When it comes to thinking about empire, Ferguson’s preoccupation with material forces allows him to undertake what amounts to a cost-benefit analysis, weighing the good that imperial regimes have done against the bad without being unduly bothered by the kind of moral questions that traditionally concern the left. (Does one country have a right to invade another? Does colonialism leave a psychological scar that makes it hard for previously occupied countries to progress?)

 He is able to remain relatively sanguine about the less than glorious aspects of, say, Britain’s occupation of India, or French rule in west Africa, because he always seeks to ask what the alternatives might have been. (As a rule, he thinks they would have been far worse.) “The moral simplification urge is an extraordinarily powerful one, especially in this country, where imperial guilt can lead to self-flagellation,” he explains. “And it leads to very simplistic judgments. The rulers of western Africa prior to the European empires were not running some kind of scout camp. They were engaged in the slave trade. They showed zero sign of developing the country’s economic resources. Did Senegal ultimately benefit from French rule? Yes, it’s clear. And the counterfactual idea that somehow the indigenous rulers would have been more successful in economic development doesn’t have any credibility at all.”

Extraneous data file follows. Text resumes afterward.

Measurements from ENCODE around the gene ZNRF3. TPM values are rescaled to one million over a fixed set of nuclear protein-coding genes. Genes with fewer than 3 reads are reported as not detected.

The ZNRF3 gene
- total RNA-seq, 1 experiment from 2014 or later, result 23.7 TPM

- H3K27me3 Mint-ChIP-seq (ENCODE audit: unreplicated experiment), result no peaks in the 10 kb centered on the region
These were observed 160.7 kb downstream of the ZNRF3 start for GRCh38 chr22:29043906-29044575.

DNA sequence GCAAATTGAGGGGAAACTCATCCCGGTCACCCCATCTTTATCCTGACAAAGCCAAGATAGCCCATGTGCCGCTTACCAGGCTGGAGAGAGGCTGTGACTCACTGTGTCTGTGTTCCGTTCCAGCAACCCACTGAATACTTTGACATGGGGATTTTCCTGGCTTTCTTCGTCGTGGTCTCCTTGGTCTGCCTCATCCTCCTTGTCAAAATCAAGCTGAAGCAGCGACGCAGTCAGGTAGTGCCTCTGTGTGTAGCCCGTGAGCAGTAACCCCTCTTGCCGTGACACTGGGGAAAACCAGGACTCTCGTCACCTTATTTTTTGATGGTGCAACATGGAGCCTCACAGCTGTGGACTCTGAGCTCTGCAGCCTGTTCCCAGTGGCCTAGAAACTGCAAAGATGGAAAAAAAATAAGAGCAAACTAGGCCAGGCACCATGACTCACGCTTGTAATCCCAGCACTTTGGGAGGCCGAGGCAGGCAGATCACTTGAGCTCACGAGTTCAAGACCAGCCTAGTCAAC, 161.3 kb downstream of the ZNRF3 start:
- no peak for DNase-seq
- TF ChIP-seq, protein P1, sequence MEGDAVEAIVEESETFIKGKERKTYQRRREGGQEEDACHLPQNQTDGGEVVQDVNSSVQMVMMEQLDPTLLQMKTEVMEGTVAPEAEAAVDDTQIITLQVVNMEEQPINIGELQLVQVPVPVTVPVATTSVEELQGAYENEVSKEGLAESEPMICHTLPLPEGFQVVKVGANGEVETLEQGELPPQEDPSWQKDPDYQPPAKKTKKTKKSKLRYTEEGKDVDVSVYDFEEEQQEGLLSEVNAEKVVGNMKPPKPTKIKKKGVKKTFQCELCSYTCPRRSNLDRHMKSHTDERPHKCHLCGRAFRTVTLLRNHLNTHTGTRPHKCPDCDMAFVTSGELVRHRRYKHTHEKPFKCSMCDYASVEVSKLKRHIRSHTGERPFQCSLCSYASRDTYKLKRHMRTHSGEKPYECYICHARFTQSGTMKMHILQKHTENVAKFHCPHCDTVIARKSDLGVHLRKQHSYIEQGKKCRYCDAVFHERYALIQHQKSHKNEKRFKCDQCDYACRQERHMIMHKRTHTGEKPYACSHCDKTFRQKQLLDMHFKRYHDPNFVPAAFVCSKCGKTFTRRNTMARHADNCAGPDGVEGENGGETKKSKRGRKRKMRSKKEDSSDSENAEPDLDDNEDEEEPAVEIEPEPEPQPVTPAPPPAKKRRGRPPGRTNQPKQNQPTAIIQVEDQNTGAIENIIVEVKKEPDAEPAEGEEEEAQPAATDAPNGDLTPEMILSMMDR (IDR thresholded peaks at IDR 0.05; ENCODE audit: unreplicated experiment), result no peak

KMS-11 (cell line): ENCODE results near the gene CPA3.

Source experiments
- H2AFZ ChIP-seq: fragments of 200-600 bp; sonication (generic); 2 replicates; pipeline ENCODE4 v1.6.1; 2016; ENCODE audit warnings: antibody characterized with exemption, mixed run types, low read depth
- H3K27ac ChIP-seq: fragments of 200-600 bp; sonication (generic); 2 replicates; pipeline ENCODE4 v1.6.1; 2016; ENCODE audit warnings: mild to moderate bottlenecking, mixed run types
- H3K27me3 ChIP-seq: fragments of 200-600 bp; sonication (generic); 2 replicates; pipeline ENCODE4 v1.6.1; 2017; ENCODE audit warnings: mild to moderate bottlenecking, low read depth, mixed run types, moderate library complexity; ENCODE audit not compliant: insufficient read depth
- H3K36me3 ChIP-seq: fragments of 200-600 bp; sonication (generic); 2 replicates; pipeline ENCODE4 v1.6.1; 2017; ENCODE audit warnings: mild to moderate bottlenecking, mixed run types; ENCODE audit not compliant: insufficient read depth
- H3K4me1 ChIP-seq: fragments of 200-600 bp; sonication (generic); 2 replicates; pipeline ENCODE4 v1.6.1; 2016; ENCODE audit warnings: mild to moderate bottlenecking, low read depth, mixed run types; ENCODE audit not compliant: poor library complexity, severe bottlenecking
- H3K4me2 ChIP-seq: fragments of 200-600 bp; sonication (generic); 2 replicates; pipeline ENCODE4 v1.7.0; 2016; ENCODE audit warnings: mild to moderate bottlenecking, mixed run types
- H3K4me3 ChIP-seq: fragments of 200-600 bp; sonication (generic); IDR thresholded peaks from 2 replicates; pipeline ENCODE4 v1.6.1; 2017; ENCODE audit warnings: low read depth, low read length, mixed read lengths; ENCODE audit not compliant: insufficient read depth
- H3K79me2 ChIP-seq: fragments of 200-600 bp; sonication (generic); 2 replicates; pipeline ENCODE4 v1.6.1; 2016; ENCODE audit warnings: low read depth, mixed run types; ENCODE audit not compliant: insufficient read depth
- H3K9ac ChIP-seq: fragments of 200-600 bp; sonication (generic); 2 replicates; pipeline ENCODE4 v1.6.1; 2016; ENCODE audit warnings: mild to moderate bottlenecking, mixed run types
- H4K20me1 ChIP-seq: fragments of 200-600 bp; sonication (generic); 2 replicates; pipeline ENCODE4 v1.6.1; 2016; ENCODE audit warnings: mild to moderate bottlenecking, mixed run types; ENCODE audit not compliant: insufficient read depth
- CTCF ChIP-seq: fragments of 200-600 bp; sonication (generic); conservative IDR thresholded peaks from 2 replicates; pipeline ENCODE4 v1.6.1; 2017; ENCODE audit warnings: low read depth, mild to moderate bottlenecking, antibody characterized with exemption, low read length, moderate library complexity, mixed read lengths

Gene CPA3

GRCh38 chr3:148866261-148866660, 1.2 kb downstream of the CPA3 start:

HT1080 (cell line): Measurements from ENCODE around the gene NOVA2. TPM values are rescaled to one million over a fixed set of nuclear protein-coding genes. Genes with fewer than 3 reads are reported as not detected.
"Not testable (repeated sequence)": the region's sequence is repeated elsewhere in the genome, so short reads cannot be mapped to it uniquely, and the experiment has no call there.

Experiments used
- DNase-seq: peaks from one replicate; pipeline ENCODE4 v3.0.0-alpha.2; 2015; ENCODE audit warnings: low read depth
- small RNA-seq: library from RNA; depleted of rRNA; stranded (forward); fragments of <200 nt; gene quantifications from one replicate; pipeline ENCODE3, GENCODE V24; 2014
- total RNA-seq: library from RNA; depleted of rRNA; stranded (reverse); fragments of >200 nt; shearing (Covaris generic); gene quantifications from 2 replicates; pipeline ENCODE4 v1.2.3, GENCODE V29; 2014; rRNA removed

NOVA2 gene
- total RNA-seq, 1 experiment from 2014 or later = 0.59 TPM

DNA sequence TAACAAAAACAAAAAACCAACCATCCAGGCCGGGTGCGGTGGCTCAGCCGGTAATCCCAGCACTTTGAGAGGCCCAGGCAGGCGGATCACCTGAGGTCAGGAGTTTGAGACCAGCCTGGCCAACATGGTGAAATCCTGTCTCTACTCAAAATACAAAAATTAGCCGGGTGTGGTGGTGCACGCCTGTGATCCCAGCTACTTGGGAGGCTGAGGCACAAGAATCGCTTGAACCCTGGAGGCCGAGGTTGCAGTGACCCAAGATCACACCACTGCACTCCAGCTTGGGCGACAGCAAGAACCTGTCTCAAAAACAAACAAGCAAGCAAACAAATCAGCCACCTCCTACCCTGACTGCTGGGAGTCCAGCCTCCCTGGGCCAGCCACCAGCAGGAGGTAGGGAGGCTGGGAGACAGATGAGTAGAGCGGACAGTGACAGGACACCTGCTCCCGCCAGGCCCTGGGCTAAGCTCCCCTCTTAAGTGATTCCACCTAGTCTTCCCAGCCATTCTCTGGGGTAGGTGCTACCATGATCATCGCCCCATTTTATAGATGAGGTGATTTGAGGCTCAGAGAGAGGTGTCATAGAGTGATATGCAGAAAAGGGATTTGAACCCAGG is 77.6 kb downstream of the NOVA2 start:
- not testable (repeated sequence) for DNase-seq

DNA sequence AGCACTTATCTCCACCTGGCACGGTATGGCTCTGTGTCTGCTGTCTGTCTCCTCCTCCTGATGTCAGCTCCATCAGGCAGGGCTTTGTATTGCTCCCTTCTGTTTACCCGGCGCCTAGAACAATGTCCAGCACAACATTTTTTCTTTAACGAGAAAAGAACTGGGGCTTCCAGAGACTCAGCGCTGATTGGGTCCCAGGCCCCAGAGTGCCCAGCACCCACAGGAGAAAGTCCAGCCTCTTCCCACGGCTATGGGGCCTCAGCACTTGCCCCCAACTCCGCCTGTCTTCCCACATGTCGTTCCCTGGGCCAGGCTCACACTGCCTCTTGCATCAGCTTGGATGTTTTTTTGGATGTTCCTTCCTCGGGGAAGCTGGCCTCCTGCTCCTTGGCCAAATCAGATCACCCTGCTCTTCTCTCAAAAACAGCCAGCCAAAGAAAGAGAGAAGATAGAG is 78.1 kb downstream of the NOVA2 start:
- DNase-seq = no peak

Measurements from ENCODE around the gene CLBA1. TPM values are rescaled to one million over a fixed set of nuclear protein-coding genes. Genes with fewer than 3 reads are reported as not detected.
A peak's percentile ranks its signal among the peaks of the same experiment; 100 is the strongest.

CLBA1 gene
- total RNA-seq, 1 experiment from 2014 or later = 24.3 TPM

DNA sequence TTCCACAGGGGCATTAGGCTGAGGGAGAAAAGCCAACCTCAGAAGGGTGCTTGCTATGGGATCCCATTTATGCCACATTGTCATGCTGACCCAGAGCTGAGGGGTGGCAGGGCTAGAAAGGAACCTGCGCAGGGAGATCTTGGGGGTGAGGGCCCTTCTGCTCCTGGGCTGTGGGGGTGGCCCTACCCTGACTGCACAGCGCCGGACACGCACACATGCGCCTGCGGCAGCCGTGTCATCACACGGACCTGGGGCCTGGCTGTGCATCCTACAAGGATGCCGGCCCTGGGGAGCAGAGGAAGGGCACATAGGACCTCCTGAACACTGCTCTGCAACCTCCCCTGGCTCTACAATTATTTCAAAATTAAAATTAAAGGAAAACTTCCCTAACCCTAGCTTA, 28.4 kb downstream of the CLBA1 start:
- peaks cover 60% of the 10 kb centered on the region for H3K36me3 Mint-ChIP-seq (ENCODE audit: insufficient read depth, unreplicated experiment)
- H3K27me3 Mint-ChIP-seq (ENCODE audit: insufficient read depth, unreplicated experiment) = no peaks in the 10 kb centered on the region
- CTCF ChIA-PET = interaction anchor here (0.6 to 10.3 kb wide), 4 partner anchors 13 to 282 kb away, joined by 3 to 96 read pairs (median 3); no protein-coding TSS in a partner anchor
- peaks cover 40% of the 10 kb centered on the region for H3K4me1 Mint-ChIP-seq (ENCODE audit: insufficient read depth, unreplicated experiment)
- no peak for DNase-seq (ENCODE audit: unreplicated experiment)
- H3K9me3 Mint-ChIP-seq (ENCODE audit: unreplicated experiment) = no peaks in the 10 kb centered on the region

His strongest argument for empires ruling other people:

“It’s all very well for us to sit here in the West with our high incomes and cushy lives, and say it’s immoral to violate the sovereignty of another state. But if the effect of that is to bring people in that country economic and political freedom, to raise their standard of living, to increase their life expectancy, then don’t rule it out.”

Charles Jeanes is a Nelson-based writer. Click here to read Mr. Jeanes previous column.